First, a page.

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Three Reasons to Choose a Home Equity Line of Credit Over a Typical Credit Card

[Apr 27, 2009.]

 

1. Save Money on Interest With a Home Equity Loan
For most individuals, typical credit card interest rates can easily top off in the high double digits--sometimes even surpassing the twenty percent barrier. On the other hand, home equity loans typically offer lower interest rates since they are secured by a property. In the case of home equity lines of credit, interest rates are typically based on the prime rate with a specified margin.  Individuals with excellent credit and loan qualifications can obtain interest rates below prime, while those with less than stellar credit can still find interest rates slightly above prime.

As it currently stands, the current prime rate is 3.25%. Although home equity line of credit interest rates are adjustable rate mortgages, 9.5% has been the highest prime rate in 10 years. Compared to average credit card interest rates, individuals can save hundreds of dollars in interest alone every month with a HELOC.

2.  Gain Access To A Much Larger Credit Line With A HELOC
For individuals looking for access to a larger credit line, home equity loans can extend this flexibility to homeowners with enough equity. For typical credit card accounts, there are only a handful of select choices when looking for significantly large credit lines. Typical examples of needing a large credit line include business investments, home improvements, and college tuition for children. With a home equity line of credit, homeowners can decide at closing to draw in full, some, or none of the open ended line of credit.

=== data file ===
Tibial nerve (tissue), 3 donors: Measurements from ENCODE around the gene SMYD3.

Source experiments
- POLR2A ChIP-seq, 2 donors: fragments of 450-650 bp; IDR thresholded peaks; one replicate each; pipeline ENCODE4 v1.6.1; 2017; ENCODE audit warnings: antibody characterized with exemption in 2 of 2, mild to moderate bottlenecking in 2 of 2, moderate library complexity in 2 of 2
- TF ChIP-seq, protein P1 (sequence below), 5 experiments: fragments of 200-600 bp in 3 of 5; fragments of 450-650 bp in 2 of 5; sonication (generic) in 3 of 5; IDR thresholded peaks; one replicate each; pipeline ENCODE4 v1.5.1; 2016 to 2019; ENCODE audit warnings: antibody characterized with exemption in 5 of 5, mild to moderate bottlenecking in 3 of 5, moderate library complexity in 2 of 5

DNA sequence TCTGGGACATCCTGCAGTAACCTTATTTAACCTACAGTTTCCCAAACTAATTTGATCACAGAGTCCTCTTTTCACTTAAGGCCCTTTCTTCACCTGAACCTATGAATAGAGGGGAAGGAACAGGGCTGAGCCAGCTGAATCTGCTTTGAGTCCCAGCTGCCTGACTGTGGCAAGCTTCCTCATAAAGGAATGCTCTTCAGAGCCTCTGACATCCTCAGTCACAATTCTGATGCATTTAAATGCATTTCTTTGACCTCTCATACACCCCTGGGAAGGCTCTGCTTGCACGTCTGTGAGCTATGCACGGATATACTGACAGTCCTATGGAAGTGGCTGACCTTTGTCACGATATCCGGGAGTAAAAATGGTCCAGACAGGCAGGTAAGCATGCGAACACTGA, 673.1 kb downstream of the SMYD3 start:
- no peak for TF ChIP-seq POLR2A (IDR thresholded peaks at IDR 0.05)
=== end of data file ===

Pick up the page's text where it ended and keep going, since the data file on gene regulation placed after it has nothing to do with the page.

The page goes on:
As an example, let's say Mr. Smith wants to make significant home improvements immediately and pay for his son's college tuition starting next year. If the home improvement was going to cost $10,000 and his son's tuition cost $20,000 a year, he could take out a home equity line of credit with a credit line of $90,000. At closing, he could immediately draw $10,000 for the home improvements and begin working on his home. From that point on, he would now have access to a $80,000 credit line to help pay for his son's tuition of $20,000 per year for the next four years.

3. Enjoy the Tax Benefits of a Home Equity Loan
Depending on the exact usage of a home equity loan, homeowner's can look forward to enjoying the tax benefits of a mortgage. Credit cards on other hand offer no such benefits. Homeowners who use their home equity loan to consolidate debt, fund a business investment, or pay off another loan can deduct interest up to the first $100,000 of the loan. If the home equity loan is used for home improvements or as a down payment for another home, individuals can deduct interest up to the value of the home with a maximum limit of $1 million. Individuals should first consult with a qualified tax professional to review all possible tax benefits and limitations.

 

About Author:

Renee Morgan has been a loan officer for over eighteen years. She is also a freelance writer and guest expert for radio and TV.

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